It certainly is a business case worth looking at for this region.

Nova Scotia MP Peter MacKay, the federal minister responsible for the Atlantic Canada Opportunities Agency, was in Halifax last Friday to release a new study showing that enhancements in Atlantic ports, railways and roads could lead to more jobs and opportunities in the region.

The $200,000 study makes the business case for the “Atlantic Gateway” or entry point for shipping cargo to Eastern Canada and the U.S. Midwest.

The report found that improvements to the transportation links could create 61,000 new jobs by 2025, and result in $2.1 billion in wages and $3.4 billion in new GDP.

The Port of Halifax, the third-largest container port in Canada, would be the centre for the massive increase in container traffic flow. There is also potential for other opportunities, including the planned $300-million container terminal in the Strait of Canso at Melford, a terminal in Sydney, and increased traffic in St. John’s and Saint John.

Halifax’s two existing container terminals are sitting idle half of the time and would have the capacity to handle more cargo.

The report, conducted by Vancouver consultants, stated that increased container activity “would make the most significant economic contribution to Canada and the region.”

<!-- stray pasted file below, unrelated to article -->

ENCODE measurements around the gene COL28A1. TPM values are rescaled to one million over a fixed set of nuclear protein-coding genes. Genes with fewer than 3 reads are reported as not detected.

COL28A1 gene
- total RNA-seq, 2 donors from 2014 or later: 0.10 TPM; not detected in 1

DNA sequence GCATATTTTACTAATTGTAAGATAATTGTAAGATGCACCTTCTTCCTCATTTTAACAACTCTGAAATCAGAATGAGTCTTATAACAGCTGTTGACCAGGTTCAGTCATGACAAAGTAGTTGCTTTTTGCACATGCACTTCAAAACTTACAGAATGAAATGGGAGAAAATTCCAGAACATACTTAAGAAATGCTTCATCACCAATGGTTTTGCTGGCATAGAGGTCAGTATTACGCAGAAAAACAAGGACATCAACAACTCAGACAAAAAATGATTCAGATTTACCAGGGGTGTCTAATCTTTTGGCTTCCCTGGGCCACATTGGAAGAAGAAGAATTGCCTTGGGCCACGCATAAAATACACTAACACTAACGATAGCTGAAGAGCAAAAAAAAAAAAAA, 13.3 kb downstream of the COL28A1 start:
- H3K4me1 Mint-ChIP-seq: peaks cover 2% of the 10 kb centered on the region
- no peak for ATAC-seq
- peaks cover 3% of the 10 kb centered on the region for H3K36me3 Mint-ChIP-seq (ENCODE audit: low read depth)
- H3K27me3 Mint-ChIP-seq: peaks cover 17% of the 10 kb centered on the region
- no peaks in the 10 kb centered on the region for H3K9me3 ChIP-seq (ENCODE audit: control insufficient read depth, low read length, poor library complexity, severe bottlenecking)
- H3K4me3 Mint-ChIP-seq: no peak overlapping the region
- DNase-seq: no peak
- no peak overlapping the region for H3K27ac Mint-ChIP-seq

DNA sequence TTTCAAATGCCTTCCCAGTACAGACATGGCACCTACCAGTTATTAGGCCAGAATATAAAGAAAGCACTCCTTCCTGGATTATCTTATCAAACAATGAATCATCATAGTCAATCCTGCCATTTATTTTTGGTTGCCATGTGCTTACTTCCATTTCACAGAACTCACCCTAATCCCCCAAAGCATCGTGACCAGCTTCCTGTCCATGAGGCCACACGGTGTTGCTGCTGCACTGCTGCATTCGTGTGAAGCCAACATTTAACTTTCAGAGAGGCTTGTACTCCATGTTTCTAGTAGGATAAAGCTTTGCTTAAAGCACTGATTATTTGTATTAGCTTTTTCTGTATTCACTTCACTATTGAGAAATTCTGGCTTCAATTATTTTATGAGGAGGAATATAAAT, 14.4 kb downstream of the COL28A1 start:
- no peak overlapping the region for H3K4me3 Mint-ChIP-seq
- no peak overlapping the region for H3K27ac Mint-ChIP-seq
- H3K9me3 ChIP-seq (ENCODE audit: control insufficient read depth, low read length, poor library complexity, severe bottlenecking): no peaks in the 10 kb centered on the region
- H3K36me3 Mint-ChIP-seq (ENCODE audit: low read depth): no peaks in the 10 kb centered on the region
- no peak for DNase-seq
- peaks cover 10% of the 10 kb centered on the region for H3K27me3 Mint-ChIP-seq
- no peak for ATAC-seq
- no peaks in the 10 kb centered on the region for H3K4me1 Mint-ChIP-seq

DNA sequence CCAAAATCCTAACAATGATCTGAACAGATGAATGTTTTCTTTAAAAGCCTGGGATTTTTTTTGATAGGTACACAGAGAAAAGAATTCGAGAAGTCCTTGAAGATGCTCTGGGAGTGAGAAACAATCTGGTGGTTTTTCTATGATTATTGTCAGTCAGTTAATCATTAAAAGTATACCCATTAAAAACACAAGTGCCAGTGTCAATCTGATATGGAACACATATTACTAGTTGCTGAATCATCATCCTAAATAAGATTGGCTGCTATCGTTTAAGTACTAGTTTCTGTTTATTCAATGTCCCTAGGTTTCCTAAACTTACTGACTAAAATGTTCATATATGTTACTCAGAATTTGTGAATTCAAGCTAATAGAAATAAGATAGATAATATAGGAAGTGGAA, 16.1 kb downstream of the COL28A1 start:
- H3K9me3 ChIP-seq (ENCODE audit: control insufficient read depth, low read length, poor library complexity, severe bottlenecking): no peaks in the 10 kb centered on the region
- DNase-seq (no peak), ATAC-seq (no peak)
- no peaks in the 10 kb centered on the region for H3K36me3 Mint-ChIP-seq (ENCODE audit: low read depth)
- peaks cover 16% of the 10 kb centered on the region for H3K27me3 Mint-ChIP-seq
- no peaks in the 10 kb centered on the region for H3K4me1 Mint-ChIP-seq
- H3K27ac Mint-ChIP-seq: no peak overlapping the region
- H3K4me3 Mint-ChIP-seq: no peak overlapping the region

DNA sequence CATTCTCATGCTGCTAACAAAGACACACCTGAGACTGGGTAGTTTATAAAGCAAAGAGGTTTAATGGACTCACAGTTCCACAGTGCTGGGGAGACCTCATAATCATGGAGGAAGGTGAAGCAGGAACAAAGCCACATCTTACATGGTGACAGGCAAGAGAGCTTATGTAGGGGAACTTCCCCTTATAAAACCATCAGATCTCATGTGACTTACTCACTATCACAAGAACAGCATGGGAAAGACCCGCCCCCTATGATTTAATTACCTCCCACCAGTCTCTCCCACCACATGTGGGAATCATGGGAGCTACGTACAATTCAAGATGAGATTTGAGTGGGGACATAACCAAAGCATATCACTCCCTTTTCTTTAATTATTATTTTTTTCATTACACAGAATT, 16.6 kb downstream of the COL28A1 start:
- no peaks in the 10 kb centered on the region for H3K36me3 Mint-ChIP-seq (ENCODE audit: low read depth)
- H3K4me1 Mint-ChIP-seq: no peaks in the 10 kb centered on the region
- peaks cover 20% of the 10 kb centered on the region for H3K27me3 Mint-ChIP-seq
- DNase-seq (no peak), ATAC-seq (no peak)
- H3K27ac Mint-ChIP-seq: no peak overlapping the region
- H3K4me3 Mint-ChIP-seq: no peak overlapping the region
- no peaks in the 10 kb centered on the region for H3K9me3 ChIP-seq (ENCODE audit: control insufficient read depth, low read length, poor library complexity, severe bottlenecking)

Local politicians and business leaders hope the federal government commits money to the region so it can tap into the Asian-North American market and boost imports and exports.

In last March’s federal budget, the Harper government promised $2.1 billion in gateway funding over the next seven years. The Pacific Gateway project has been around for years and has already received $591 million. (Atlantic Canada has yet to receive any funding.)

Mr. MacKay endorsed the Atlantic Gateway business plan, but made no promise of money on Friday. (The province has already pledged just over $1 million to the gateway initiative, which has gone towards consulting and salaries.)

Charles Cirtwill, acting president of the Atlantic Institute for Market Studies, says there is nothing new in the study and that it would be wrong to spend more taxpayers’ money on projects that may not work out. Instead, the private sector should fund the initiative.

The release of this new study opens the door for ports, rail lines or provincial governments in the region to make their business case for gateway funding to Ottawa.